Mon, 03/30/2015 - 5:01pm
Leading up to the It's All Write Teen Short Story Contest celebration on June 7 (mark that on your calendar!), we'll be posting information about the judges who have the difficult task of narrowing down our contestants. Our next judge is [http://www.erinmccahan.com|Erin McCahan], an author born in our own beloved Michigan (East Grand Rapids)!
McCahan grew up in Ohio and is very proud of her Irish heritage. She's particularly interested in Victorian and Colonial history. Her published works include [b:1363978|I NOW PRONOUNCE YOU SOMEONE ELSE] (2010) and [b:1453321|LOVE AND OTHER FOREIGN WORDS] (2014). LOVE is a comedic coming-of-age story in which gifted teenager Josie must contend with the upcoming nuptials of her sister to an insufferable fiance and the mixed emotions involving her boyfriend, her crush, and her best friend Stu. Josie's genius-level IQ can't help her out when it comes to mastering the languages of familial, romantic, or platonic relationships, but one way or another, she has to figure it out.
Sat, 03/28/2015 - 10:51am
[img_assist|nid=314046|title=Ann Arbor Film Fest Logo|desc=|link=none|align=left|width=100|height=168]The Ann Arbor Film Festival is here again, and with it comes another year of films, events, and community partnership. AADL will once again be an official AAFF community partner for Films in Competition 4, on Saturday March 28 at 11 am at the Michigan Theater, which features films especially for viewers and filmmakers age 6 and up.
You can [http://aafilmfest.org/53/events/films_in_competition_4_1/|check out the list of films playing] and buy tickets on the Ann Arbor Film Fest’s website. Make sure to enter the code AAFF53_AADL for half off your advance ticket – normally $6!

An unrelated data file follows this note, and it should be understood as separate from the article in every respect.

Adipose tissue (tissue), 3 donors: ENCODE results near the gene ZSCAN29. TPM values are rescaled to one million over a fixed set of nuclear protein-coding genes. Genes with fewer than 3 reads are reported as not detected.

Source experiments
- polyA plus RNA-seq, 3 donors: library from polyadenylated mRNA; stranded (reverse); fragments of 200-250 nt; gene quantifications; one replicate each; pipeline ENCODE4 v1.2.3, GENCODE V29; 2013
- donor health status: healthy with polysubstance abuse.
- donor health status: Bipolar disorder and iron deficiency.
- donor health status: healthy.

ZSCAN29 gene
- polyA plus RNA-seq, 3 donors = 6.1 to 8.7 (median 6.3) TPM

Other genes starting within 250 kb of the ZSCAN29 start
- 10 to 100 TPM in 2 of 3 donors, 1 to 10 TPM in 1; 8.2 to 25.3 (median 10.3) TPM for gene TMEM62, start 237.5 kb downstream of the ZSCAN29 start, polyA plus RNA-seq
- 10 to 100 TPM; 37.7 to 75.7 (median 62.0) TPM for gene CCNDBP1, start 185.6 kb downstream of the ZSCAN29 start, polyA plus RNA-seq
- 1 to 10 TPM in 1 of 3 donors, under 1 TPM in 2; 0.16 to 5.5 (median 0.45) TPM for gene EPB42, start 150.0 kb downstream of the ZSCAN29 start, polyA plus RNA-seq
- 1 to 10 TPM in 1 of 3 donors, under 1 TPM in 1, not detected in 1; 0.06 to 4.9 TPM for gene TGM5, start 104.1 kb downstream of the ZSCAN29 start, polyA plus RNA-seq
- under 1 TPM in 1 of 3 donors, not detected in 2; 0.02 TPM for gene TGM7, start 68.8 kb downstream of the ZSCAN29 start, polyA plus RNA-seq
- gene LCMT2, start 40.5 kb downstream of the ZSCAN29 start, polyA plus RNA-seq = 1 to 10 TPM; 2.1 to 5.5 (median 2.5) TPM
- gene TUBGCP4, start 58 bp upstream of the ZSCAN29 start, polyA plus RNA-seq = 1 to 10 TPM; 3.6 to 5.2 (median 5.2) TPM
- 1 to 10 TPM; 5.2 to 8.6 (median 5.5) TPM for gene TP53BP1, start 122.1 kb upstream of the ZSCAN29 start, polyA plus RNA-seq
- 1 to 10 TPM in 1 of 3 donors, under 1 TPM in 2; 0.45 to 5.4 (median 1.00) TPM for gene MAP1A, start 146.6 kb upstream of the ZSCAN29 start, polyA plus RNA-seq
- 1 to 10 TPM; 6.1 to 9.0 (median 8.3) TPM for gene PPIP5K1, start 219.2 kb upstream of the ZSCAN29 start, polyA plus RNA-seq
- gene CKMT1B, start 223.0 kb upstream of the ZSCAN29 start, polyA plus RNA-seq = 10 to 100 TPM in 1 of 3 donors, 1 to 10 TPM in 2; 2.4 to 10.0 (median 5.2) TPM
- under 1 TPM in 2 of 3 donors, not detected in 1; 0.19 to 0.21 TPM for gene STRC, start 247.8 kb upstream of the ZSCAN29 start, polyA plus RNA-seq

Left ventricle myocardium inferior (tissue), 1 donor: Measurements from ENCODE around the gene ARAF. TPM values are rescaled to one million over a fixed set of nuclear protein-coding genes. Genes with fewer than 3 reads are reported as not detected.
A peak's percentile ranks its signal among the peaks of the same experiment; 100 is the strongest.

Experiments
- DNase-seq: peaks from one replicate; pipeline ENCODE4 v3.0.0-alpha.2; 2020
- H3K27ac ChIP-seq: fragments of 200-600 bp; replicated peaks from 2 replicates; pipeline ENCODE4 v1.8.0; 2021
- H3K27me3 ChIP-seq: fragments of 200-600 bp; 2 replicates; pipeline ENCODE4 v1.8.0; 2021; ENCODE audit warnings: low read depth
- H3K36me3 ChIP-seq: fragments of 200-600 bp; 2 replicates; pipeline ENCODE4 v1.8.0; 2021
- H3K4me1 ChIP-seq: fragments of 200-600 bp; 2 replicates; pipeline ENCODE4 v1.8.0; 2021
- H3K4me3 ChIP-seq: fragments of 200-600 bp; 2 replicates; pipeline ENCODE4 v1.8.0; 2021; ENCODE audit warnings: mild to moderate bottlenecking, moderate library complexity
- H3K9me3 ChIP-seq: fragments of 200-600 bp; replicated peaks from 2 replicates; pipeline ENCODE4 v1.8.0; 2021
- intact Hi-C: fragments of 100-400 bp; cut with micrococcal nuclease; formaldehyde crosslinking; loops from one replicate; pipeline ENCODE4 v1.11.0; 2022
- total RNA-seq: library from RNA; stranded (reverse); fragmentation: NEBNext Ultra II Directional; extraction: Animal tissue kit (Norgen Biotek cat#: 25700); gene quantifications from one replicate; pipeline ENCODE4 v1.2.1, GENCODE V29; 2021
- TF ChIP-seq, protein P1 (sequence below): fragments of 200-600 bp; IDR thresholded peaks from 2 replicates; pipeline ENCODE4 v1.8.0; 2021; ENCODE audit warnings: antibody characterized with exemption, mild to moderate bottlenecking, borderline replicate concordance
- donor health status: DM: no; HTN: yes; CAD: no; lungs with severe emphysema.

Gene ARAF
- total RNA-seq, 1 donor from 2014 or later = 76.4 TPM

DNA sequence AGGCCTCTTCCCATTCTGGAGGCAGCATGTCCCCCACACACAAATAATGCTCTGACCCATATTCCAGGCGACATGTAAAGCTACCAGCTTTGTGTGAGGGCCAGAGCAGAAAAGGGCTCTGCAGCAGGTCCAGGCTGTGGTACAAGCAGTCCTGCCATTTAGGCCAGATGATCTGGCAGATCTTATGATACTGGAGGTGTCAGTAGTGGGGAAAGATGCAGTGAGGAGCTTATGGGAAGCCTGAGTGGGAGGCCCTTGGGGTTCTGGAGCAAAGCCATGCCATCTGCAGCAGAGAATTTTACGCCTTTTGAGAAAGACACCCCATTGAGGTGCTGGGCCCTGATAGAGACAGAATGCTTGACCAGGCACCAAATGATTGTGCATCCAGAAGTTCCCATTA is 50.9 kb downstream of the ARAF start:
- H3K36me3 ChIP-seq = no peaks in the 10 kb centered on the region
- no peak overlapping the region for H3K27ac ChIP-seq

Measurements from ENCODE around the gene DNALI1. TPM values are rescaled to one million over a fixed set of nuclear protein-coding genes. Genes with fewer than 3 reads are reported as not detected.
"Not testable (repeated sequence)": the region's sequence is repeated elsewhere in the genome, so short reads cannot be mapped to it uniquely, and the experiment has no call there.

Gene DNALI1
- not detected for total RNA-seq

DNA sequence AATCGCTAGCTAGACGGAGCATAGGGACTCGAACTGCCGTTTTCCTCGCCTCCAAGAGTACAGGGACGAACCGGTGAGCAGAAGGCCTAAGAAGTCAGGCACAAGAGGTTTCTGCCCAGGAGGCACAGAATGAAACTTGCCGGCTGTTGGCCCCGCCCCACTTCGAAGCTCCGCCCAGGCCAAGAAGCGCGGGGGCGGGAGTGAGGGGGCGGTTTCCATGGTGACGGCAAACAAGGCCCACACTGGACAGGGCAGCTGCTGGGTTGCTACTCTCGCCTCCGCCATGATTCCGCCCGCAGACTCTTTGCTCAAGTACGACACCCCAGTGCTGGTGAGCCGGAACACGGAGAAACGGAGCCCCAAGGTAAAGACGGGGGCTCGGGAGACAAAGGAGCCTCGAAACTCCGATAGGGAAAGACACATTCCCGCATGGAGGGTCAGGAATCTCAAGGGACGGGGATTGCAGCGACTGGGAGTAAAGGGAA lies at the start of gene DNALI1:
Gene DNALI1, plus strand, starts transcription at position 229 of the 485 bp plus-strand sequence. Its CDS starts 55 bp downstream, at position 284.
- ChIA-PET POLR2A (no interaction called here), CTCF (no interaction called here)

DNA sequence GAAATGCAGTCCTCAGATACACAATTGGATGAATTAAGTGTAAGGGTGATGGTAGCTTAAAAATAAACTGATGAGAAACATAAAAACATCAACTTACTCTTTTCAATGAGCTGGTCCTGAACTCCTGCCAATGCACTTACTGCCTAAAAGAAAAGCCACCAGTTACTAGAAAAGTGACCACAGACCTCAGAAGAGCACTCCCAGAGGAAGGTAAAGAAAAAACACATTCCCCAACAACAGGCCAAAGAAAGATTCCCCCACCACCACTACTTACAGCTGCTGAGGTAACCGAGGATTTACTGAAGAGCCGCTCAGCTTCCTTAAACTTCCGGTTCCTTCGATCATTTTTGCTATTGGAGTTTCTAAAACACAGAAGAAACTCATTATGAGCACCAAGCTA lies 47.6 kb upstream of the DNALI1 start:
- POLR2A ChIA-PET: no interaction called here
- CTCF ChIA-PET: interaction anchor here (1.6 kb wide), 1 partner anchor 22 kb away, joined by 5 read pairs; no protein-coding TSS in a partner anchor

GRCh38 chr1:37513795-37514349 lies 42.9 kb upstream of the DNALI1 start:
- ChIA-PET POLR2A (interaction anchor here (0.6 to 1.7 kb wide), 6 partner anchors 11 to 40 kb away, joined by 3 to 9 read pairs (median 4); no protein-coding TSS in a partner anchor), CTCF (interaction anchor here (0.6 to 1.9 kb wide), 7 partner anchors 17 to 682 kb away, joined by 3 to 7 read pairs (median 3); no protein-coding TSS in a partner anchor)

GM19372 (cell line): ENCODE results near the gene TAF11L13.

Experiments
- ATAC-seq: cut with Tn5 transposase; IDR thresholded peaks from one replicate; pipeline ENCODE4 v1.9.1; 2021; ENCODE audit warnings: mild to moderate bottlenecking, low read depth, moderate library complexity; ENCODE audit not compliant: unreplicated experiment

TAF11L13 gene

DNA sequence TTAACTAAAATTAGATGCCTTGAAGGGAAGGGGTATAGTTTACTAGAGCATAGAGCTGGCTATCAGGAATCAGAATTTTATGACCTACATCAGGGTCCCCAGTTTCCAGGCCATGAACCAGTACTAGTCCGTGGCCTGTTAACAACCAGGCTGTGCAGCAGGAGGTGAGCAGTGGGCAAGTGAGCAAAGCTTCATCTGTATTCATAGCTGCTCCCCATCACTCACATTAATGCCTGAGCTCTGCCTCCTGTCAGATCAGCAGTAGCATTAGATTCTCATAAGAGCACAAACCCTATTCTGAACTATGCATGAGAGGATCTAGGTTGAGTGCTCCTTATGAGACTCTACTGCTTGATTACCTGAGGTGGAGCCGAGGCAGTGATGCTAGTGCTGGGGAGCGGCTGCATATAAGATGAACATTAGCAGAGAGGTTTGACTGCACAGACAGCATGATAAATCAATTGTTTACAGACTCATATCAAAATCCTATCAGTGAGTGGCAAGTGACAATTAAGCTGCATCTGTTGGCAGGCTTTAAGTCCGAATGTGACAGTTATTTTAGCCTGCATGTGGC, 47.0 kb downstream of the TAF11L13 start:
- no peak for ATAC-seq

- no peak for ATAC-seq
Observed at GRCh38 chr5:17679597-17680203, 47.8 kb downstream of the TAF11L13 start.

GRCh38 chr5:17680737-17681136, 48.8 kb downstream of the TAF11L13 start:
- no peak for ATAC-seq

When you come to the screening, you’ll even have a chance to hear the premieres of the film scores participants created in our [http://www.aadl.org/node/270748|Making Movie Music workshop], held in conjunction with the AAFF.
The Ann Arbor Film Festival is the longest-running independent and experimental film festival in North America. The 53rd AAFF takes place March 24-29, 2015 and presents over 200 films from across the world with dozens of world premieres. For more information, please visit [http://aafilmfest.org|the Ann Arbor Film Festival’s website].
Mon, 03/23/2015 - 11:34am
Leading up to the It's All Write Teen Short Story Contest celebration on June 7 (mark that on your calendar!), we'll be posting information about the judges who have the difficult task of choosing the top three contenders in each grade. Up first is [http://www.cynbalog.com|Cyn Balog], who also writes under the name Nichola Reilly.
Originally from New Jersey but now in Pennsylvania, Balog has written a number of paranormal and post-apocalyptic young adult novels, including [b:1350376|FAIRY TALE] (2009) and [b:1458002|DROWNED] (2014). Her books have been translated and published in Germany, Italy, and Hungary.
DROWNED is an unusual post-apocalyptic book (the first in a series) that takes place on an island where the tides routinely swallow up the land, and the only thing that saves the inhabitants is the creaky wooden platform they must stand on for hours at a time until the tides recede. Coe, the one-handed teenage protagonist, has always felt unwelcome among and reviled by her people. When the king who rules them falls ill, however, it's up to Coe to find answers to secrets long buried and to find a way to save everyone before the waters swallow them all whole.
Interesting facts about the author: She's obsessed with all things Disney, she once had a crayfish named Harry as a pet, and her favorite book is Charlotte's Web.
Fri, 03/06/2015 - 9:58am